Translator Disclaimer
1 April 1990 USE OF ALBENDAZOLE IN FEED TO CONTROL FASCIOLOIDES MAGNA INFECTIONS IN CAPTIVE WHITE-TAILED DEER (ODOCOILEUS VIRGINIANUS)
Author Affiliations +
Abstract

Thirty-six adult white-tailed deer (Odocoileus virginianus) naturally infected with Fascioloides magna were captured and randomly assigned to four groups. Each group was fed pelleted feed coated with albendazole for each of seven consecutive days to deliver the drug at a dose rate of approximately 0.0, 5.0, 8.5, or 16.5 mg/kg bodyweight/day. At 7 wk posttreatment, each animal was euthanized and necropsied. Effects of albendazole treatment included significant reduction (P < 0.05) in parasite egg count per gram of feces and increase in serum albumin concentration (P < 0.05). Smaller parasites or remains of dead parasites were seen at the end of migratory tracks in the treated groups. Efficacy of the drug was 82 to 84%.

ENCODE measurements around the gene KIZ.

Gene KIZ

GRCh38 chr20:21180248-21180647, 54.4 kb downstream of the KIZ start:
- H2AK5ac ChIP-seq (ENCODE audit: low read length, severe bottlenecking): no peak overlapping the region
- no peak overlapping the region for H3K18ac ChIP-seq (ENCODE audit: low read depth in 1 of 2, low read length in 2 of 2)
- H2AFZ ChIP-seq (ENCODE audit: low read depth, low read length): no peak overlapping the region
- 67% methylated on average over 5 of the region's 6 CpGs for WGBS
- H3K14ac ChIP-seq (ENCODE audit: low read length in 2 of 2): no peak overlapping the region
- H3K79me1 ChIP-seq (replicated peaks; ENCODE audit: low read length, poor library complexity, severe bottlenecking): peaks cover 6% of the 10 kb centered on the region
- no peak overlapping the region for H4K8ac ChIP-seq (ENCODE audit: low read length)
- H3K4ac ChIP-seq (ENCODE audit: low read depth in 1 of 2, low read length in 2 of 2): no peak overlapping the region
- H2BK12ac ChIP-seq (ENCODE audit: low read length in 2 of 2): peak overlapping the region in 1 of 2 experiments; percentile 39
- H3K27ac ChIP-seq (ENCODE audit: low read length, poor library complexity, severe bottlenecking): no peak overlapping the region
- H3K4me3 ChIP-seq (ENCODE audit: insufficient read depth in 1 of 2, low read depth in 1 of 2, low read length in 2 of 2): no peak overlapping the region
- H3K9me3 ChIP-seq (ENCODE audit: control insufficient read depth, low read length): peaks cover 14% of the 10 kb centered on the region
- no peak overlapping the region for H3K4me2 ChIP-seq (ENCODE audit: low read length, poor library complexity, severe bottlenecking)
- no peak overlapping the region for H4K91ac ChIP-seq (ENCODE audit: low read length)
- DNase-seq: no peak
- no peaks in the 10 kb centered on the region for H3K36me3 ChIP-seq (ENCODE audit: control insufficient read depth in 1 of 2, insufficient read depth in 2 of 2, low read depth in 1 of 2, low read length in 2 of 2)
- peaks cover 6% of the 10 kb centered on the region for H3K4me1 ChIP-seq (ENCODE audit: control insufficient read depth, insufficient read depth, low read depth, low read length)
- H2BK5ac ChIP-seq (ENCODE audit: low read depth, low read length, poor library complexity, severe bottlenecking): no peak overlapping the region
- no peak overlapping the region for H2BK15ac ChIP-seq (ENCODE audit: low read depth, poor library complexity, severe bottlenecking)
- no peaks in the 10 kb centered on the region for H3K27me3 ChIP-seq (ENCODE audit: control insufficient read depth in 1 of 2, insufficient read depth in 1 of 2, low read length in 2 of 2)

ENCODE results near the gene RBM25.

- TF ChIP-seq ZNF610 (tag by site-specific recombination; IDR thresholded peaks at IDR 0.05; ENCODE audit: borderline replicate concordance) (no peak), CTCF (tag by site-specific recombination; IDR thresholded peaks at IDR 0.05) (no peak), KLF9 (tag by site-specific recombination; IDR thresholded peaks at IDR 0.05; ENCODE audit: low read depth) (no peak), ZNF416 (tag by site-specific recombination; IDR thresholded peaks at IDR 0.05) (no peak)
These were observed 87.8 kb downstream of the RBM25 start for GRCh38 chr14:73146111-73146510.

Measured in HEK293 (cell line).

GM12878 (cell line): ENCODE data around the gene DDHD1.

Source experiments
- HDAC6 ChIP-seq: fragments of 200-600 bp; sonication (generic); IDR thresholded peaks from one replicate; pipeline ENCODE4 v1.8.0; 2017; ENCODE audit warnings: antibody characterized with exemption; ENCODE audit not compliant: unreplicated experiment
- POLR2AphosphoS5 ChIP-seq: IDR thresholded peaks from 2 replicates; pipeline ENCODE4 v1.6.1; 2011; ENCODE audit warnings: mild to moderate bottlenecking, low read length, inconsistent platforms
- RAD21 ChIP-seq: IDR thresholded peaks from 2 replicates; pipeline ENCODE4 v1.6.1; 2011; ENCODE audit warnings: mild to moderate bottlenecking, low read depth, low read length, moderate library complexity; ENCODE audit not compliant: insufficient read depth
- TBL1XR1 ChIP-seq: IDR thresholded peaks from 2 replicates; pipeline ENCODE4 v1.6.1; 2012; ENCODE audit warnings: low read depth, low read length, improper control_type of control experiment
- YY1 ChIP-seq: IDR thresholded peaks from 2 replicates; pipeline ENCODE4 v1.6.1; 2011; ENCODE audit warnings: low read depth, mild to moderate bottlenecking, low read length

Qureshi, Davis, and Drawe: USE OF ALBENDAZOLE IN FEED TO CONTROL FASCIOLOIDES MAGNA INFECTIONS IN CAPTIVE WHITE-TAILED DEER (ODOCOILEUS VIRGINIANUS)
Tariq Qureshi, Donald S. Davis, and D. Lynn Drawe "USE OF ALBENDAZOLE IN FEED TO CONTROL FASCIOLOIDES MAGNA INFECTIONS IN CAPTIVE WHITE-TAILED DEER (ODOCOILEUS VIRGINIANUS)," Journal of Wildlife Diseases 26(2), (1 April 1990). https://doi.org/10.7589/0090-3558-26.2.231
Received: 2 August 1989; Published: 1 April 1990
JOURNAL ARTICLE
5 PAGES


SHARE
ARTICLE IMPACT
Back to Top